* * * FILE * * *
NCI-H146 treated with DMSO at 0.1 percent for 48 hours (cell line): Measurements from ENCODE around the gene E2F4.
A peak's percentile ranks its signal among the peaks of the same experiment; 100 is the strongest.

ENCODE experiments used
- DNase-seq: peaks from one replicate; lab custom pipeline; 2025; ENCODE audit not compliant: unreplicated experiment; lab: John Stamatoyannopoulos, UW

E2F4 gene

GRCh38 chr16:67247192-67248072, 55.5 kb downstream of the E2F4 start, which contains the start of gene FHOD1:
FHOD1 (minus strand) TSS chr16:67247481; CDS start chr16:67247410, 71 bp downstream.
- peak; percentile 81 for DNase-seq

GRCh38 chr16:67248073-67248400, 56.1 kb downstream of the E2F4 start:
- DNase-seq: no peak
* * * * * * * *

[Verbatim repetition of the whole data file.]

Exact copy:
NCI-H146 treated with DMSO at 0.1 percent for 48 hours (cell line): Measurements from ENCODE around the gene E2F4.
A peak's percentile ranks its signal among the peaks of the same experiment; 100 is the strongest.

ENCODE experiments used
- DNase-seq: peaks from one replicate; lab custom pipeline; 2025; ENCODE audit not compliant: unreplicated experiment; lab: John Stamatoyannopoulos, UW

E2F4 gene

GRCh38 chr16:67247192-67248072, 55.5 kb downstream of the E2F4 start, which contains the start of gene FHOD1:
FHOD1 (minus strand) TSS chr16:67247481; CDS start chr16:67247410, 71 bp downstream.
- peak; percentile 81 for DNase-seq

GRCh38 chr16:67248073-67248400, 56.1 kb downstream of the E2F4 start:
- DNase-seq: no peak